Rewatched Zack Snyder's JUSTICE LEAGUE (2017, 4K UHD) with the Red Letter Media commentary track. Nothing like Mike Stoklasa snark and Rich Evans' contagious laughter to make a silly-bad movie (not an insulting-bad one like its predecessors) go down easy. And now that the Snyder Cut of "JL" is being worked on for an HBO Max 2021 release it's time to declare the overwhelming victory of geek culture over popular entertainment. Or how desperate for post-pandemic content to compete with the Netflix/Disney+ juggernaut the Warner/AT&T executives are. I'll wait for the bonus-loaded Blu-ray.And in the spirit of Junesploitation...Mark Lester's COMMANDO (1986) with Armchair Director's Commentary) is as lean, mean, well-oiled and fat-free 80's action machine as its leading man (Schwarzenegger on the verge of hitting his "Predator" prime) and supporting cast... except for Vernon Wells, but that's OK because Bennett rules! :-D As JP pointed out two weeks ago, Arnold's acting improved noticeably for "Raw Deal" the year after. Compared with the pace, killer one-liners and so-over-the-top-it's-glorious final 20 minutes of "Commando," though, "Raw Deal" lives up to its title (zing!).SAMURAI COP (1991) is an ever-green howl of a good time regardless of whether it's watched on its own or with fan commentary tracks (like the one from Jaboody Dubs). Rifftrax Live introduced me to the wacky antics of Joe and Frank (and their club-up-his-ass smiling captain), but it's the particular shortcomings/genius of director Amir Shervan that never cease to make me smile like an idiot watching this. Four 'black gifts' (out of five). :-PMichael Bay's ARMAGEDDON (1998) (Friends In Your Head podcast) might be the most extreme example of AMERICA-FUCK-YEAH!-SPLOITATION! ever made. Pretty 2-second pictures and gorgeous actors (Affleck, Tyler, Buscemi, Fichtner... OK, never mind!) give gloss and pretend-meaning to a dumber-than-a-"Dumb and Dumber"-sequel tale of oil drillers saving the planet from an asteroid. Barf! :-(The elements of Barry Levinson's YOUNG SHERLOCK HOLMES (1985, first-time viewing) are a lot more fun/interesting than the sum of its parts. The first-ever 100% CG character (from co-producer ILM's little-known Pixar department), a proto-"Harry Potter" crossed with a Junior version of "Temple of Doom" (no accident given the involvement of the Amblin holy trinity of Spielberg/Kennedy/Marshall), the uncanny resemblance of its young actors to contemporary stars (Nicholas Rowe = young Benedict Cumberbach, Alan Cox = young Daniel Radcliffe), etc. Shame this boy's adventure gives its lead actress (Sophie Ward) nothing to do, and felt old-school even back in '85. Tremendous practical effects showcase (puppets, stop-motion, etc.) and one hell of an atmospheric soundtrack from Bruce Broughton ("Monster Squad"). It's fine.Also rewatched Joel Schumacher's BATMAN & ROBIN (1997, Blu-ray) and the DTV Steven Seagal flick THE PERFECT WEAPON (2016, A. Prime). Both are garbage, but one is a super-queer work of a closeted self-hating talentless hack... and the other is "Batman & Robin." 'Nuff said. :-)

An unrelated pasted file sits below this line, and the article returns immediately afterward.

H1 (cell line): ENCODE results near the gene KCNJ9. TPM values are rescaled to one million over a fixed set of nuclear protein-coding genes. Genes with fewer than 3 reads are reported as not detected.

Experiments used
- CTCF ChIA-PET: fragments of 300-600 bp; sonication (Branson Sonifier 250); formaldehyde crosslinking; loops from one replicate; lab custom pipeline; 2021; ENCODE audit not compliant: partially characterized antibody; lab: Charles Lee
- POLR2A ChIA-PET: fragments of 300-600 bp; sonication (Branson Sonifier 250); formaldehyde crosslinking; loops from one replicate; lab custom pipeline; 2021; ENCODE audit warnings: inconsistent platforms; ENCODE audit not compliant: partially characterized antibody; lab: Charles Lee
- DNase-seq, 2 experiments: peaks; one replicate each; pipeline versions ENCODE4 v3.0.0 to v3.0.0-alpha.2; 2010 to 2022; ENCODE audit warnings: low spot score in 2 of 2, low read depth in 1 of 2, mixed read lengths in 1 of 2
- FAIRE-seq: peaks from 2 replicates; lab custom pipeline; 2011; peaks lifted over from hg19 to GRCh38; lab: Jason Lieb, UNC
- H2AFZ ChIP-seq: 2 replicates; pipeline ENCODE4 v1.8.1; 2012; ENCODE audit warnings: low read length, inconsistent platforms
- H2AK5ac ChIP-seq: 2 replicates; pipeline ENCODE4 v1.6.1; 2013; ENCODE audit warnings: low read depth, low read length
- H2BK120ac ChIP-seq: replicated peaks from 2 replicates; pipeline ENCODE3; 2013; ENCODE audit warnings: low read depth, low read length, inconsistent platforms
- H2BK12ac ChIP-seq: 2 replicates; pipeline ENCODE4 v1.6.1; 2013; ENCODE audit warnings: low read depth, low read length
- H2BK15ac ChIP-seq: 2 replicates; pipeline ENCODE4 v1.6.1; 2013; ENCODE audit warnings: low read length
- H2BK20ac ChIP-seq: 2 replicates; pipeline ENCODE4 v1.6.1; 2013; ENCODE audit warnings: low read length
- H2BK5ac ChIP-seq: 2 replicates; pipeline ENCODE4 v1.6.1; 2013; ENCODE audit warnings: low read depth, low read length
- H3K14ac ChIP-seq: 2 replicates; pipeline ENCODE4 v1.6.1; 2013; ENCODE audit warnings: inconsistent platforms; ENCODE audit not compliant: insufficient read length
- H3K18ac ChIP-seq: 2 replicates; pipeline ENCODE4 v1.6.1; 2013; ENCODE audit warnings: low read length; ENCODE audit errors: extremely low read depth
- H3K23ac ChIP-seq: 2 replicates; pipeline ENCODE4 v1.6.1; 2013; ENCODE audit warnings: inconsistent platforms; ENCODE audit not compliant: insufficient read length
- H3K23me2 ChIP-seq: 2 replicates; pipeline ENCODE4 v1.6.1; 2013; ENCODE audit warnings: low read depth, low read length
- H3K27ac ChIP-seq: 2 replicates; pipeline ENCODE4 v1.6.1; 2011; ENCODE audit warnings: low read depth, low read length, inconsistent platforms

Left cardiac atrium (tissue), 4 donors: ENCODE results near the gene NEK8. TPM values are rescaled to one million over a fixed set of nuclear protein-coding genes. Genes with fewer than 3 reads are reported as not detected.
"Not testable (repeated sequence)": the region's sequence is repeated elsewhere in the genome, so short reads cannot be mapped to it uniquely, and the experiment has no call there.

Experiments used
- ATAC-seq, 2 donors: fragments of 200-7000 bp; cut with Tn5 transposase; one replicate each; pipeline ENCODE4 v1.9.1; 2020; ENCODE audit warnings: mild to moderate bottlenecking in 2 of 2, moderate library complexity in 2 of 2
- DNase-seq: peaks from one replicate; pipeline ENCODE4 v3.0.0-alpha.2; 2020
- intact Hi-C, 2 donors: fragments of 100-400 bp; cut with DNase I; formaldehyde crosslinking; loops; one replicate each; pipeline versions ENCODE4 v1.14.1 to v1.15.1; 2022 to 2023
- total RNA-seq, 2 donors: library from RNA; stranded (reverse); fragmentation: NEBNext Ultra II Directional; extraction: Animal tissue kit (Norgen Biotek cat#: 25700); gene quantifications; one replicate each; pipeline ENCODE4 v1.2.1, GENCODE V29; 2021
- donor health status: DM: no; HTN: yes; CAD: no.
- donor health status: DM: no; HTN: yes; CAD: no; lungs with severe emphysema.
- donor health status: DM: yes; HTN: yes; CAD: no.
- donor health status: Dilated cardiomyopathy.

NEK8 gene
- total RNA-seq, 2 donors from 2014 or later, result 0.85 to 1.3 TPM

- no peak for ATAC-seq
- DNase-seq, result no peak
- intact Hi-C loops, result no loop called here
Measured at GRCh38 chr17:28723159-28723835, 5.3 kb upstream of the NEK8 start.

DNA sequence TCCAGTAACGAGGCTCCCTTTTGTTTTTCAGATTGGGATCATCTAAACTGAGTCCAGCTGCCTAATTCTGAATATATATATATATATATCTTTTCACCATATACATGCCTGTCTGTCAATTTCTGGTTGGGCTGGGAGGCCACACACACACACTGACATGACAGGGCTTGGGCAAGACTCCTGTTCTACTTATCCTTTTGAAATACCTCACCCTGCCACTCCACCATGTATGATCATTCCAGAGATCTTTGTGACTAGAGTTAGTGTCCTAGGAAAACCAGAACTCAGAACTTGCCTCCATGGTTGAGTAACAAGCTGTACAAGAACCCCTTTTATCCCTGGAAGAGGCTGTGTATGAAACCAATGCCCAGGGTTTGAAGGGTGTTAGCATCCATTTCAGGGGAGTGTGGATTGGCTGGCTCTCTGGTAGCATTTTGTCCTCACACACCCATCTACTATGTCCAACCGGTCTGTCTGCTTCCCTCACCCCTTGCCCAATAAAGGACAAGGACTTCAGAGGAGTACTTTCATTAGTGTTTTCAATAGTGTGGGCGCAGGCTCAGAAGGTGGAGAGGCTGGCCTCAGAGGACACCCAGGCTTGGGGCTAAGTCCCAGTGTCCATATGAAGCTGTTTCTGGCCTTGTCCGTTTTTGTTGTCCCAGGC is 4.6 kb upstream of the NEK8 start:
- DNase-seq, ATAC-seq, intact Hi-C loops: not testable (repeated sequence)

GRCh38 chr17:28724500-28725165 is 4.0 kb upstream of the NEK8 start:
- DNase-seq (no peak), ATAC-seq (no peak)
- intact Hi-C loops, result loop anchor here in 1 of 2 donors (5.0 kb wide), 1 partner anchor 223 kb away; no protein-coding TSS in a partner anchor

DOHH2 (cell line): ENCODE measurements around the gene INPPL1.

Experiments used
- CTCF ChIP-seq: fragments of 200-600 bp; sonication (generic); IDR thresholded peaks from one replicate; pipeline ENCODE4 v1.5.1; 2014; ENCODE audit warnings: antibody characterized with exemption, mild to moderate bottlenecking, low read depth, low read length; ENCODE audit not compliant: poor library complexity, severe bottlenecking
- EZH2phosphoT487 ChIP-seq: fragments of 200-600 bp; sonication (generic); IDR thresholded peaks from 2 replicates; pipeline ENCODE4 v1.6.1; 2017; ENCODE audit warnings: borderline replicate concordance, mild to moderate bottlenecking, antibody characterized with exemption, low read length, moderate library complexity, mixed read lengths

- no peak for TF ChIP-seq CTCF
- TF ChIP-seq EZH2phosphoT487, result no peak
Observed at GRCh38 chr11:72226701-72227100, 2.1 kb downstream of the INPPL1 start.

Oops, forgot one! Albert Pyun's ARCADE (1994, Popcorn Poops Commentary) might be the most dull, pointless and boring 'trapped inside a virtual world' flick ever made. Saw it a while back, forgot about it, and I just forgot almost all about it minutes after finishing. It's basically "Tron" on a shoestring budget to satisfy the needs of Charles Band (idea man/producer) and then-hungry Davis S. Goyer (future "Blade"/"Dark Knight" trilogy scribe). Seth Green is in this, so there's hope an in-joke somewhere in "Robot Chicken" makes fun of his tiny role here. Albert Pyun is either feast or famine, and for my money "Arcade" owes me chicken. Better luck during the man's actual Junesploitation! 2020 Day. 8-)
Rich Evan's laugh is the song of angels
Drunk angels who haven't earned wings. :-P R.E. is the sole reason I'm putting "Space Cop" somewhere in my Junesploitation! schedule.
Have you seen it before? Lots of great Rich Evans boobery.
Nope. Saving it for June. :-)
Love RLM. But Space Cop is a really hard to get through even as a huge fan of them. It's terrible and not in a fun way.